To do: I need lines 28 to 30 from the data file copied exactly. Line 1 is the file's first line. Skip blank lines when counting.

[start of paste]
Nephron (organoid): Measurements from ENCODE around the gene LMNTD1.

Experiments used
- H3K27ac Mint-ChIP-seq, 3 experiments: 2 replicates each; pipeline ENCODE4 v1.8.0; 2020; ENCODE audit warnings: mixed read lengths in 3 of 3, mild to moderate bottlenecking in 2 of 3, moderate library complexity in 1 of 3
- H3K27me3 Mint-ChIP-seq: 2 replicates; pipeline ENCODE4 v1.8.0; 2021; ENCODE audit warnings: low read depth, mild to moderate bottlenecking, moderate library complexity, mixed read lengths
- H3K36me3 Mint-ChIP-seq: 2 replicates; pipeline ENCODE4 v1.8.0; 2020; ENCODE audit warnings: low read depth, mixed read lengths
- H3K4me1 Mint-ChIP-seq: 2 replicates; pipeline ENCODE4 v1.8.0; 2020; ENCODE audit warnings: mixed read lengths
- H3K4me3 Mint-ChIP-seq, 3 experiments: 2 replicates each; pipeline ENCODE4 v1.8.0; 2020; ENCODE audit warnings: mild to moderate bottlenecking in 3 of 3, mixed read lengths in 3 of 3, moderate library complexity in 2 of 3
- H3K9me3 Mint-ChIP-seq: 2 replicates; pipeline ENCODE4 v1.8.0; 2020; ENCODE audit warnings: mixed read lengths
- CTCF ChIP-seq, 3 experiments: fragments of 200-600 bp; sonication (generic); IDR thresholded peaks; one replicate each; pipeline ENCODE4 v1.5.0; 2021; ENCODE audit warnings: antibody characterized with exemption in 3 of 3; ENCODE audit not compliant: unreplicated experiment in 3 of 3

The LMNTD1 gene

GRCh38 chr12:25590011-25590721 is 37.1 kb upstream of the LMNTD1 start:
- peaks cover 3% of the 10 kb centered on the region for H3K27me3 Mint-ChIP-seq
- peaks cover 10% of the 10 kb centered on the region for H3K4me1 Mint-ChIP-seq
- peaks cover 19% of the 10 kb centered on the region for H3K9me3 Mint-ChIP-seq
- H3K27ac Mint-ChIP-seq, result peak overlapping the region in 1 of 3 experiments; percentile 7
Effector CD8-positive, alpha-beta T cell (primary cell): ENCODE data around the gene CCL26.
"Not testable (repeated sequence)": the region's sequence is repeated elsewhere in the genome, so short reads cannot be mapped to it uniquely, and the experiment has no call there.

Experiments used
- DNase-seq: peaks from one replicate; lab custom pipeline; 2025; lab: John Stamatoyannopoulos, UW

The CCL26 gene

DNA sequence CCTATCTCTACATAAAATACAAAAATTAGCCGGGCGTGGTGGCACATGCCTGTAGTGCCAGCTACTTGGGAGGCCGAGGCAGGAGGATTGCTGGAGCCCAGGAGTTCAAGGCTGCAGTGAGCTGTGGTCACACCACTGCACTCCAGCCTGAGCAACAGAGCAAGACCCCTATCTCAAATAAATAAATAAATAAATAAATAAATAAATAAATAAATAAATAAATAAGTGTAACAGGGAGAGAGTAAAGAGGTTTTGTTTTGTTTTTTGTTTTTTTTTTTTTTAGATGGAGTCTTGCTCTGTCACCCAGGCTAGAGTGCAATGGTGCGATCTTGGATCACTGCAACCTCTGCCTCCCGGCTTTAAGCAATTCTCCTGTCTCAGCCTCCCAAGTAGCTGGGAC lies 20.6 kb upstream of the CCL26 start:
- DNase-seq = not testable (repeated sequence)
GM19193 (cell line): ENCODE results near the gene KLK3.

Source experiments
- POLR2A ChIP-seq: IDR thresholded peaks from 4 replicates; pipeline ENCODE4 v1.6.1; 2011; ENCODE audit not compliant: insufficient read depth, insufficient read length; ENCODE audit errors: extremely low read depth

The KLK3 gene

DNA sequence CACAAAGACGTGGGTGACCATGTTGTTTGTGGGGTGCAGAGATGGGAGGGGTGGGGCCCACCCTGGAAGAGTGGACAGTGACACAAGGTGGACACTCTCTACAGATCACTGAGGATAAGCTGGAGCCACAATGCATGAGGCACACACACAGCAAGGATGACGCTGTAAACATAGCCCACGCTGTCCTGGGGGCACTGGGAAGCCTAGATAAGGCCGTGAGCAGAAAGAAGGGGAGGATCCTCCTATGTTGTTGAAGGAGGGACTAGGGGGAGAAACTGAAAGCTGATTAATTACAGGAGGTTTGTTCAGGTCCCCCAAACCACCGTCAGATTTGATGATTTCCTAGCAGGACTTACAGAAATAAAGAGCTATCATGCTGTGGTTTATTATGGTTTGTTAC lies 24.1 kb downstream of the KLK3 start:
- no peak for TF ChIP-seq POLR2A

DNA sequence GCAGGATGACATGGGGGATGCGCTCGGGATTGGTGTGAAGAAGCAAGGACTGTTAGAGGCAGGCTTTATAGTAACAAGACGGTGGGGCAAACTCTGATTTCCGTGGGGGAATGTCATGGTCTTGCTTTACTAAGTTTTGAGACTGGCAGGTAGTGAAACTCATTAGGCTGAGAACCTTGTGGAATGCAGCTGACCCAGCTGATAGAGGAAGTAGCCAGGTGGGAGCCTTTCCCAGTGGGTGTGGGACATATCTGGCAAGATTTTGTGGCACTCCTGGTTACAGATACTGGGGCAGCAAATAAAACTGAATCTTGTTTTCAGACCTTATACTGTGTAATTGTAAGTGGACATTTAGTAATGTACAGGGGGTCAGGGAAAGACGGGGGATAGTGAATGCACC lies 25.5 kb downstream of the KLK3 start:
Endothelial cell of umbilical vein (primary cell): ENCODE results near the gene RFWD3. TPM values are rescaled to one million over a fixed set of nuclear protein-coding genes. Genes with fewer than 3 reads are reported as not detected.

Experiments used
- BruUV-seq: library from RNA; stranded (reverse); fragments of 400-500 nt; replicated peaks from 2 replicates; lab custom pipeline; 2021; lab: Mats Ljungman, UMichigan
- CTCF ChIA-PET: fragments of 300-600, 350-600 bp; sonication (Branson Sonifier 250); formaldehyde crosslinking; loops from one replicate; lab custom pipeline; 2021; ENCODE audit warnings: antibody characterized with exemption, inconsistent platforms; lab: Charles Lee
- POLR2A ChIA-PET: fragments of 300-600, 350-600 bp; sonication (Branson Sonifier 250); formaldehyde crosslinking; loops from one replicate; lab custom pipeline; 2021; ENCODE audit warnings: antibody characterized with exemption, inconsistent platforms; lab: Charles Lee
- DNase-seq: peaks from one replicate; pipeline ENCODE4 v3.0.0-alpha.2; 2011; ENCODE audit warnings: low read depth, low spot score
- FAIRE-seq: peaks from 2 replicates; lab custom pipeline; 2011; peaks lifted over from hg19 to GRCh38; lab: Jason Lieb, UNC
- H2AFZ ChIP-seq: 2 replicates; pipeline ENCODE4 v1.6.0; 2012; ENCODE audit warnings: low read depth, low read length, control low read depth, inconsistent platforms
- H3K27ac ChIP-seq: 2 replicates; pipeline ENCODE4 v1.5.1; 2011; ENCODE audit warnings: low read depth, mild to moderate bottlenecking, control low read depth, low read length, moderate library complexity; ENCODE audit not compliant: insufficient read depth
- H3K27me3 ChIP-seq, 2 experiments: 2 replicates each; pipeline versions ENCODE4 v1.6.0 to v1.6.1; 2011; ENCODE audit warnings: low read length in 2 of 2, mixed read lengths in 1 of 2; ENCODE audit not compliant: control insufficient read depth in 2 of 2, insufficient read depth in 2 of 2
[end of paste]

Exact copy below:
- no peak for TF ChIP-seq POLR2A

DNA sequence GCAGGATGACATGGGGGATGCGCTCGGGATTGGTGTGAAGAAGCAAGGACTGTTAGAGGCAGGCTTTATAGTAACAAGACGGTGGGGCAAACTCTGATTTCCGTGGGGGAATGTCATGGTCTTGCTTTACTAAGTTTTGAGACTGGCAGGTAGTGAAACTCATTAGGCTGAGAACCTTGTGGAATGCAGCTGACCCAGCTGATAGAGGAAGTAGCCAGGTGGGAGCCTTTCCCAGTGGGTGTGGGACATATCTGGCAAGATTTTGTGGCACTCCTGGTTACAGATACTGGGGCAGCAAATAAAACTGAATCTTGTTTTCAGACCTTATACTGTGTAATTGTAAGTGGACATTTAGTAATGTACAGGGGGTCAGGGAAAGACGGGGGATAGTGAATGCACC lies 25.5 kb downstream of the KLK3 start:
Endothelial cell of umbilical vein (primary cell): ENCODE results near the gene RFWD3. TPM values are rescaled to one million over a fixed set of nuclear protein-coding genes. Genes with fewer than 3 reads are reported as not detected.